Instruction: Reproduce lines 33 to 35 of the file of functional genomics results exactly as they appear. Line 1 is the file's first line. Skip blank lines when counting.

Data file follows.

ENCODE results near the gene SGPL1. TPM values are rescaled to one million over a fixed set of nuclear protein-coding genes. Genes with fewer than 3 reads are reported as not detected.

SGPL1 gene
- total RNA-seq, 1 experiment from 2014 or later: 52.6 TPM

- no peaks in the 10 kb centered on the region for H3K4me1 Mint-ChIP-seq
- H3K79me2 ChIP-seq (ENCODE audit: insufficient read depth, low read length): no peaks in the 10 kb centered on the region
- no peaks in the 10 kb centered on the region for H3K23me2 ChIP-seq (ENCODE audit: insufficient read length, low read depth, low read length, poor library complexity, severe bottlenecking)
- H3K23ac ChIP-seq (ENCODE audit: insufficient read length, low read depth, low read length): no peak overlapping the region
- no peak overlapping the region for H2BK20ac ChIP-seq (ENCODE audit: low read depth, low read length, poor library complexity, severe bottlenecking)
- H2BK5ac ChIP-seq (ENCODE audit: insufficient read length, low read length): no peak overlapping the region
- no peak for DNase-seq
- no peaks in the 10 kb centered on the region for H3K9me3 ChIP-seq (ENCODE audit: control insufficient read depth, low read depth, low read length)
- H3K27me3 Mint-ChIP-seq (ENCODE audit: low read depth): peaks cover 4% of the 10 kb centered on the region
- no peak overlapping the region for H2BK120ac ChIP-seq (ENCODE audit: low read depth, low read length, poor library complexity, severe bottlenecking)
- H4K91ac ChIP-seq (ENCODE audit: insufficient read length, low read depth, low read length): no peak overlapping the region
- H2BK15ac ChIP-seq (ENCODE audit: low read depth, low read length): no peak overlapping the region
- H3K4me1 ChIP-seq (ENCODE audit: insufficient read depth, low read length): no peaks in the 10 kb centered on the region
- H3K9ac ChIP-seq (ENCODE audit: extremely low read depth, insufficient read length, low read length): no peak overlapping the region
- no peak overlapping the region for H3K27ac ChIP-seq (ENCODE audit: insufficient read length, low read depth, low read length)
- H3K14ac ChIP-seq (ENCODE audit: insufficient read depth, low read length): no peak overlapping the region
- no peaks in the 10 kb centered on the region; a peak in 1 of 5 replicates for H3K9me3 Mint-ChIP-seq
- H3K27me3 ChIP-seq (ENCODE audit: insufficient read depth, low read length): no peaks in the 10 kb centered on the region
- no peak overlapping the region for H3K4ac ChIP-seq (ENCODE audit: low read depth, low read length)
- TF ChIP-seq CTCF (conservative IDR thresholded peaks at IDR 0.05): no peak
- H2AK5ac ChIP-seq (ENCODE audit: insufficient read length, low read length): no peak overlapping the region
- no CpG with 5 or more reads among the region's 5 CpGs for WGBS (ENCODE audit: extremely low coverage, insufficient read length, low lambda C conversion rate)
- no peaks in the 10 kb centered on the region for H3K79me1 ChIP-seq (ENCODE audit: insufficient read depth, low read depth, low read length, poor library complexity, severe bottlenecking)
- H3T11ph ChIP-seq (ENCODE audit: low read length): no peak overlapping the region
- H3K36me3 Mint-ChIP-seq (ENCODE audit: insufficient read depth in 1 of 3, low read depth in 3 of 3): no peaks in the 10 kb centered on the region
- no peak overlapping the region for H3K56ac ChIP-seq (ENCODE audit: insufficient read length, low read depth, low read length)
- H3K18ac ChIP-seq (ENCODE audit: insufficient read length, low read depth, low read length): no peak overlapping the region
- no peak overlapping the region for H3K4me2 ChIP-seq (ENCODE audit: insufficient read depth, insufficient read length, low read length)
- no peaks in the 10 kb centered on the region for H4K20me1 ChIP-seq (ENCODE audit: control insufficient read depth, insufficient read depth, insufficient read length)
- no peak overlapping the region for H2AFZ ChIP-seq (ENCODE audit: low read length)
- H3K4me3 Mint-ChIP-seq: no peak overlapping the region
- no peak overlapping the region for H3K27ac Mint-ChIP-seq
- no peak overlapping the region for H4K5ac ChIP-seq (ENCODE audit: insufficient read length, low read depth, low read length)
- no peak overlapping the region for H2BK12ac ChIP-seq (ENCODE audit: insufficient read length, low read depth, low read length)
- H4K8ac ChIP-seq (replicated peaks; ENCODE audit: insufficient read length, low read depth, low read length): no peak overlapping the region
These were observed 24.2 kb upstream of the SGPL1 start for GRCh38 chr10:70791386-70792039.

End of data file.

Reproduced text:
- no peak overlapping the region for H2AFZ ChIP-seq (ENCODE audit: low read length)
- H3K4me3 Mint-ChIP-seq: no peak overlapping the region
- no peak overlapping the region for H3K27ac Mint-ChIP-seq